Propeller Planes from
1919 to 1990s
Hasegawa Rockwell (North American) OV-10A Bronco
For as long as I can remember, I've been interested in machines that fly. I've also always loved miniature versions of things, so it didn't take long for me to become interested in model airplanes. When I was very young, my father assembled a couple of European-printed paper models of commercial airliners, and hung the models with thread from the ceiling of my bedroom. This was much too far away for me to see them properly, so I tossed a stuffed toy rooster up at the models, until one of them came down to the floor, where I could examine it much more closely. I don't remember how the rest of that particular adventure turned out, but I'm sure it wasn't pretty.
A few years later, my father and I built all of the Aurora 1/48 scale plastic model kits of World War One airplanes. We usually didn't paint them, and we never rigged any of them, but we had fun, and I began to learn some aviation history. As a young teenager, I went to an indoor flying model contest one Saturday, where I spotted a table full of very nicely built and painted plastic model airplanes, set up for display by a local modeling club. I was inspired to try to emulate the skill with which those kits were finished. When my father started an HO train layout, he bought a Paasche airbrush, which I learned to use. Over the years, I tried new techniques, learned what worked (and what didn't), and continued to enjoy the hobby, very much.
Early on, I decided to concentrate on 1/72 scale models, because I wanted my models to all be in scale with each other, and because, particularly thirty years ago, 1/72 scale had the greatest range of subjects, especially the models manufactured by the splendid English company Airfix. Other model manufacturers whose 1/72 kits I've built include Academy, Aurora, ESCI, Fujimi, FROG, Hasegawa, Heller, Hobbycraft, HUMA, Italeri, Monogram, Matchbox, Special Hobby, Revell, and Tamiya.
Below, and on the other tabs of this website, are a few of the many, many 1/72 scale models I've built, over the last thirty-five or so years.
RAF de Havilland Mosquito (World War Two)
de Havilland Mosquito modern day restoration (Google)
The de Havilland Mosquito was a very versatile British aircraft that served the RAF and Coastal Command in World War Two as a fighter, fighter-bomber, night fighter, day bomber, night intruder bomber, Bomber Command Pathfinder, photo reconnaissance aircraft and high speed passenger transport. In 1943 Mosquitos made an unescorted, high speed, daylight raid on Berlin, Germany, bombing a radio broadcasting building while Hermann Goring was making a speech. Built largely of wood (wings, fuselage, fin and horizontal stabilizers), this minimal requirement for aircraft aluminum freed up that critical material for other wartime needs. In addition, the wood construction allowed factories formerly mass producing furniture and other wood products to add to the war effort, without drawing away labor and resources from the mainstream aircraft plants. Powered by two liquid-cooled Rolls-Royce Merlin 12 cylinder engines, some marks of Mosquito could exceed 400 mph in level flight.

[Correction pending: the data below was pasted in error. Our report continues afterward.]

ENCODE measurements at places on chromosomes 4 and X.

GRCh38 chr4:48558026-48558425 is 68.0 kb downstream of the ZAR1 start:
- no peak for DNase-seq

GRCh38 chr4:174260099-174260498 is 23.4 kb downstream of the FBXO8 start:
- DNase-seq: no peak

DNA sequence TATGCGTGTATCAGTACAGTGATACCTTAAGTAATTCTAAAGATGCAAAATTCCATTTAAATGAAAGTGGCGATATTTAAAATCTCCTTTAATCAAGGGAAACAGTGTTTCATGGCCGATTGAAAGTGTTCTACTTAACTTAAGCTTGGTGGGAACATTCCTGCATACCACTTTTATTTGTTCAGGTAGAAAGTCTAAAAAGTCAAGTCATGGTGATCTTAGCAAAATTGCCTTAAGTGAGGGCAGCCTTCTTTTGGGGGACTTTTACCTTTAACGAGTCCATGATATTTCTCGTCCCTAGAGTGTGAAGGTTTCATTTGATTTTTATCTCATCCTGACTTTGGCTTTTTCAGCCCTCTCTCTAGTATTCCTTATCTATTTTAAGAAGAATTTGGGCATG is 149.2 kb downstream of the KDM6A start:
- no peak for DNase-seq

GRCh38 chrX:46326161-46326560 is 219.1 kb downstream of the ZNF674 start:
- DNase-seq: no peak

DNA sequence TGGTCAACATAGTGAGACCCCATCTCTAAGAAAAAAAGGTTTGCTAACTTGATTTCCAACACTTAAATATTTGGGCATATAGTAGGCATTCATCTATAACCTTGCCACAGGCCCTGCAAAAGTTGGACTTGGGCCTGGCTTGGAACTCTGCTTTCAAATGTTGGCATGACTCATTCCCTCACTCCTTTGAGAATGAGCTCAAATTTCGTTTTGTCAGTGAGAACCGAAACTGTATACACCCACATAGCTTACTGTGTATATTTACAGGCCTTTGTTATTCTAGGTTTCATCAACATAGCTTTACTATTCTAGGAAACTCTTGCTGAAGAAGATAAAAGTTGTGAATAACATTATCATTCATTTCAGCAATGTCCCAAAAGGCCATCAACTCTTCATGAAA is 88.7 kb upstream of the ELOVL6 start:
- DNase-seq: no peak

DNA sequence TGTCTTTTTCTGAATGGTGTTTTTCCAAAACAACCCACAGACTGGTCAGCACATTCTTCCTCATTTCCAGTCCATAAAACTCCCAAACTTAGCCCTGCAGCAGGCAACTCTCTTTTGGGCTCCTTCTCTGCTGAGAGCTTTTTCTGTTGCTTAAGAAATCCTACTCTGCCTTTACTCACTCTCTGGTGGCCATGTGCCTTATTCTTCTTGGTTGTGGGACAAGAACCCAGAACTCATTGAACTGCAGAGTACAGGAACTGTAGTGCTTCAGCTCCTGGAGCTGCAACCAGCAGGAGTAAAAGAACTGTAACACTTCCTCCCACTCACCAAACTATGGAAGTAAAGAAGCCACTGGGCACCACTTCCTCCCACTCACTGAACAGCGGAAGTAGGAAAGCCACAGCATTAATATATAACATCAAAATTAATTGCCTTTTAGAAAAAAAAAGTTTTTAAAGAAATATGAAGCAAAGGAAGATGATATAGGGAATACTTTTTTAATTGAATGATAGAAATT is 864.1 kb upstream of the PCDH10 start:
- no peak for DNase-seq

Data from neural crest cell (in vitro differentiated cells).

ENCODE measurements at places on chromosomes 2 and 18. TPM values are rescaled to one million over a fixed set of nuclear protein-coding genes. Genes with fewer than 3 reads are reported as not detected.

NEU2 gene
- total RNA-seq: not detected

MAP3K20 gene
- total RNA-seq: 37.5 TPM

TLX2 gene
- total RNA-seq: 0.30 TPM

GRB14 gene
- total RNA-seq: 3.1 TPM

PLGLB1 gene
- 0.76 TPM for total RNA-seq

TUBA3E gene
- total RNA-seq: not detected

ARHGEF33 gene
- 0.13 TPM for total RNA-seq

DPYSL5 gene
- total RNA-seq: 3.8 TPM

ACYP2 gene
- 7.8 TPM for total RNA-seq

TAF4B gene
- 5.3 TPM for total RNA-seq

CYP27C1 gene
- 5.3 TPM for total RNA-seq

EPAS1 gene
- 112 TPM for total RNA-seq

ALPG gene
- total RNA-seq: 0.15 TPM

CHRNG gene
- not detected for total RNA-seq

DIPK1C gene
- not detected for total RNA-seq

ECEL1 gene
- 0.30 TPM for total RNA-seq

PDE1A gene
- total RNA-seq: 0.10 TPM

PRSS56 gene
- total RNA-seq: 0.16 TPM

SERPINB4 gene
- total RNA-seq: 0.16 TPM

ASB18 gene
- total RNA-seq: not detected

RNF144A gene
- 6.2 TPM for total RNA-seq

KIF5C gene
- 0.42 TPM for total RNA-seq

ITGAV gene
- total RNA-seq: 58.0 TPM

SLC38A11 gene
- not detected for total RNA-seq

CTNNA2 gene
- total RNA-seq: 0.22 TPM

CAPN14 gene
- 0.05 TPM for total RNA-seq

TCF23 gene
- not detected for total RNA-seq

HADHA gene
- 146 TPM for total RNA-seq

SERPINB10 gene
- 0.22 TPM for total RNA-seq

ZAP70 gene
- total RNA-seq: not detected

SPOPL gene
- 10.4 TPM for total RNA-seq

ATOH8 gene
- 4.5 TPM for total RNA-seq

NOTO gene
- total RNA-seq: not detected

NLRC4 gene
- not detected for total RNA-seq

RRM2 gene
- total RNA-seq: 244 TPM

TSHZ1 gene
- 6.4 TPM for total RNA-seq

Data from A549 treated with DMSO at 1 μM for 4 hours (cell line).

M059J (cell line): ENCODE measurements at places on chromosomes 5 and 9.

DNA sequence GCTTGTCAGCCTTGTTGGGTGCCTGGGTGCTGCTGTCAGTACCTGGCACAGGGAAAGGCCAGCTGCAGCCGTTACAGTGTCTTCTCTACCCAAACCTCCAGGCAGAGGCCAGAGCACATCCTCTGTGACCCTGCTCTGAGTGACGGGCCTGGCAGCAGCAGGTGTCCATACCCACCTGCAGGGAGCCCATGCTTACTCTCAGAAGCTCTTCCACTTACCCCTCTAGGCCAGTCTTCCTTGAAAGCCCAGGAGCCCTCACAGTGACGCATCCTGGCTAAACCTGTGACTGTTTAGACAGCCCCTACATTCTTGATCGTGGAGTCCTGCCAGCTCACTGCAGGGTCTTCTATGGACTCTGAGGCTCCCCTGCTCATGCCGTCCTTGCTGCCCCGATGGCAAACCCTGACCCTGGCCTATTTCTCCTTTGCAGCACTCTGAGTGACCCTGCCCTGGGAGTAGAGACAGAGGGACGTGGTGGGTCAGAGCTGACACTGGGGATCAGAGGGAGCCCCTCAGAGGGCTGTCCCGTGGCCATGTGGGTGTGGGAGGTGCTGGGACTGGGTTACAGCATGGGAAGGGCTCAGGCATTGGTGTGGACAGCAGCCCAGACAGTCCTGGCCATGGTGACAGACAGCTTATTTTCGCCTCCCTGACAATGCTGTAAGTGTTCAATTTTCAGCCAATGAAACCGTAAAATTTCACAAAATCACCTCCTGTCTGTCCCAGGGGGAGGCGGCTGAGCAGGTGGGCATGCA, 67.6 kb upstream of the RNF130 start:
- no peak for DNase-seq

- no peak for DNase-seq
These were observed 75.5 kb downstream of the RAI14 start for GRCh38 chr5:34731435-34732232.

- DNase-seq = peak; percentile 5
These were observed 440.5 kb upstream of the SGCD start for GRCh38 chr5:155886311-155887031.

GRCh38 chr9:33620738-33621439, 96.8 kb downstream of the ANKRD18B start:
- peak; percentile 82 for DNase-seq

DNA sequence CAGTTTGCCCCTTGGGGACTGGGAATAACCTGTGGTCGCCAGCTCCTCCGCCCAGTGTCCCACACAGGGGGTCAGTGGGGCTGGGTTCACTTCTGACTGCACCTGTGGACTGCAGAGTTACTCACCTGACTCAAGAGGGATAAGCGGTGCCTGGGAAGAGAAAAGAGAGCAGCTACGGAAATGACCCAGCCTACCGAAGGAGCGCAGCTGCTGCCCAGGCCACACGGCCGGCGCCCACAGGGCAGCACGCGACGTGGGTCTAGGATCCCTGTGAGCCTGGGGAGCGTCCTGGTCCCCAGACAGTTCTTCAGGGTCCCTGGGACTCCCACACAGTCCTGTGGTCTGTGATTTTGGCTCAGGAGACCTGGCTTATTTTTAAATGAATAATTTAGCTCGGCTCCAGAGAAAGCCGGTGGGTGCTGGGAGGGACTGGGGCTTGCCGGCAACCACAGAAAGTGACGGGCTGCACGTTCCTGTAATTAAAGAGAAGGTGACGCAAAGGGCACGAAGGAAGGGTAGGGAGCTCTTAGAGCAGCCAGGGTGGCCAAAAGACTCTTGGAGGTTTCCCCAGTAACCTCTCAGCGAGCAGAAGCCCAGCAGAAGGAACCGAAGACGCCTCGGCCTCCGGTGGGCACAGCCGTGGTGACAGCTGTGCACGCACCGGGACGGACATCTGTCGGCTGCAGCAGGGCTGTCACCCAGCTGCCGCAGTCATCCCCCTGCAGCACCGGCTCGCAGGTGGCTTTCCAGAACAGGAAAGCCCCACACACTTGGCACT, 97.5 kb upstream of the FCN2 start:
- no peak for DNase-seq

The fighter bomber Mosquito pictured above had a wingspan of 54 feet 2 inches, a length of 41 feet 2 inches, a height of 17 feet 5 inches, an empty weight of 13,356 pounds, and a fully loaded weight of 18,649 pounds. Top speed was 366 mph, combat range was 900 miles, and service altitude was 29,000 feet. Armament of this FB Mk. IV fighter bomber variant was four .303 caliber machine guns, four 20mm cannon, and up to 2,000 pounds of rockets mounted on the wings and/or bombs in the partial bomb bay. (Wikipedia)
Poster for "633 Squadron" movie (Google)
My interest in the de Havilland Mosquito began during one 1960s Saturday matinee movie (totally unremembered), during the previews, where I was enthralled by a loud, lurid, histrionic trailer for an upcoming cinematic epic called "633 Squadron", starring Cliff Robertson and George Chakaris. Based on a 1950s novel by RAF veteran Frederick E. Smith, the action centered around the fictitious exploits of a group of heroic RAF crews attacking a highly imaginary but deadly secret German target in a fjord in Norway. The aircraft they flew in the film was the de Havilland Mosquito, and I fell in love with this elegant airplane. The movie used (and destroyed) several real Mosquitos, cast off by the RAF, which greatly added to the perceived realism, if not the accuracy, of the story.
Having seen the movie, I implored my father to buy and help me build an ancient Airfix kit of the Mosquito, and we used spray cans and paper masks to replicate the camouflage finish of the airplane. This model was my prize possession for years, until I suspect it got lost in a move to a new home. Some time after that, a kindly grandparent gave me the Monogram 1/48 scale kit of the Mosquito for my birthday, which I built in the all-black night fighter scheme. In the late 1960s, I built a FROG 1/72 kit of the Mosquito, again in the all-black night fighter scheme (it was so easy to spray can paint this version). In the early 1970s, Airfix produced a new, much more accurate 1/72 scale kit of the Mosquito FB Mk.IV, which I built (with crew at the controls, engine spinners without propellor blades and landing gear retracted for in-flight mode) but was too insecure to airbrush it in day-fighter camouflage, so I cajoled my best friend/fellow model builder Bob Deane to finish it for me.